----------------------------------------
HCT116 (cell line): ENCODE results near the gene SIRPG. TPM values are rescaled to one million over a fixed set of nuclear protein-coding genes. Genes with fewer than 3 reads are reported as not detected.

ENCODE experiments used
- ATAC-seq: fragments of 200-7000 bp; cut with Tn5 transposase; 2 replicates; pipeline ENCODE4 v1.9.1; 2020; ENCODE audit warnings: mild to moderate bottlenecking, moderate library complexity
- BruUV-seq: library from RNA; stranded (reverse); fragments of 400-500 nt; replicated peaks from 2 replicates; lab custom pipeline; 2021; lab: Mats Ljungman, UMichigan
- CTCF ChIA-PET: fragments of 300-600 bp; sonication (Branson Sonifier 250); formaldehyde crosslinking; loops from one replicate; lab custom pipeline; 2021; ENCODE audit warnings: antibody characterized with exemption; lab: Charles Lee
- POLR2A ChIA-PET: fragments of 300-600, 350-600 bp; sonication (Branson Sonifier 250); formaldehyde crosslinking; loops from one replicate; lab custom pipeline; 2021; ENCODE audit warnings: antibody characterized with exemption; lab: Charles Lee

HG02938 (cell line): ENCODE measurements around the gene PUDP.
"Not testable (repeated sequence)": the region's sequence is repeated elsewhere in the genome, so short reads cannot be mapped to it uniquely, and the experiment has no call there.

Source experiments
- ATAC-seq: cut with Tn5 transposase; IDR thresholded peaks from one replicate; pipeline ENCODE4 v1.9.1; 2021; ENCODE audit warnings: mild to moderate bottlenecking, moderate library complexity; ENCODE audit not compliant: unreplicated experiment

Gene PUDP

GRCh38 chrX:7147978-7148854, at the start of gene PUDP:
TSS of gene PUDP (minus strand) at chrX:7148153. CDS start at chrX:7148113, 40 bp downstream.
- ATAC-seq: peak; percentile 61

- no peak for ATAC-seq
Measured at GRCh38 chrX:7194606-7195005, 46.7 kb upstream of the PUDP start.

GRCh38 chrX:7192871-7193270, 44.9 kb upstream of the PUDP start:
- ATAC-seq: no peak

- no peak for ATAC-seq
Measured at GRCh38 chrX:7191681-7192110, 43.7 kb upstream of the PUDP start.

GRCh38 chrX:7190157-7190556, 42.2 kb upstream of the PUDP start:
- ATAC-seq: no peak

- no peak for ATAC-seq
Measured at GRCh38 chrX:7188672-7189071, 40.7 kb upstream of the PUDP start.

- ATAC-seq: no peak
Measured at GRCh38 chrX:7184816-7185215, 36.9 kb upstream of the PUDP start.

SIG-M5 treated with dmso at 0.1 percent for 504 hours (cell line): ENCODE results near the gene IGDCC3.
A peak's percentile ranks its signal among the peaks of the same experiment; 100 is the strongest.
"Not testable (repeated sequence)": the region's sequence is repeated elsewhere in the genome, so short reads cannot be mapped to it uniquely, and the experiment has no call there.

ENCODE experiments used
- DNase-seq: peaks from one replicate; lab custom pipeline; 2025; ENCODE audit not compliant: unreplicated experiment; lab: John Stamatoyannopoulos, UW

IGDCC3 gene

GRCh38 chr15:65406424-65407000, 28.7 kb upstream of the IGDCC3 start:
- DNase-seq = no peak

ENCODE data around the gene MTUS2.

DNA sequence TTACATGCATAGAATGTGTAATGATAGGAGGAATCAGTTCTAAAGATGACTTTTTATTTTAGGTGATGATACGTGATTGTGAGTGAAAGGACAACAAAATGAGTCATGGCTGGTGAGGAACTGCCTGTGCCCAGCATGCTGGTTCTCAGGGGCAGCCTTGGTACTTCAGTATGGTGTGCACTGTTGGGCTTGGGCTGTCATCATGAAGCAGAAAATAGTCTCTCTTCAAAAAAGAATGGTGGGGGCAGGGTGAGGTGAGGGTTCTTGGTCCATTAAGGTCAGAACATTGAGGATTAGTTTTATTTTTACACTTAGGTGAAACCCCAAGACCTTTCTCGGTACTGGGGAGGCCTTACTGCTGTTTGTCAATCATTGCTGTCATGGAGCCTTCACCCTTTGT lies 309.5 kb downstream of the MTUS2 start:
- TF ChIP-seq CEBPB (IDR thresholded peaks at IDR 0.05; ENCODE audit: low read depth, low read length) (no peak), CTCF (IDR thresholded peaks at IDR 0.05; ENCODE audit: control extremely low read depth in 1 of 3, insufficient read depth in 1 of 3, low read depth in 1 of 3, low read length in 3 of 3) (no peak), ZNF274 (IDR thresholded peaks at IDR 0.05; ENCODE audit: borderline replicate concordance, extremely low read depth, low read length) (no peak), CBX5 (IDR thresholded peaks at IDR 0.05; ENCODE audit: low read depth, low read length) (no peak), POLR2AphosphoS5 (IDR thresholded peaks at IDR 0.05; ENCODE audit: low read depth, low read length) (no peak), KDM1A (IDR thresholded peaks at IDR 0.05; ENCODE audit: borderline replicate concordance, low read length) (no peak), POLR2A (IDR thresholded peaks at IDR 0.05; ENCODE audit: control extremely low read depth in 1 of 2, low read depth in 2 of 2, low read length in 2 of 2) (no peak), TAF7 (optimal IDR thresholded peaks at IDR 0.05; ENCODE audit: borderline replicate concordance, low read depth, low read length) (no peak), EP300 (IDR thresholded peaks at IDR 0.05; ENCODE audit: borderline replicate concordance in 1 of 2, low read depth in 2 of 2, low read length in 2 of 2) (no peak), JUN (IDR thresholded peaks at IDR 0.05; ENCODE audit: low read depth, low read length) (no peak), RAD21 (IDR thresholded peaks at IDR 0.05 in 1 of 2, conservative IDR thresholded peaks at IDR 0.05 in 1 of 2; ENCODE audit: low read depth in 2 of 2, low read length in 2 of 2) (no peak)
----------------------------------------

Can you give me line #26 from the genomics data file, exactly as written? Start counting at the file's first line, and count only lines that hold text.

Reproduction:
Measured at GRCh38 chrX:7184816-7185215, 36.9 kb upstream of the PUDP start.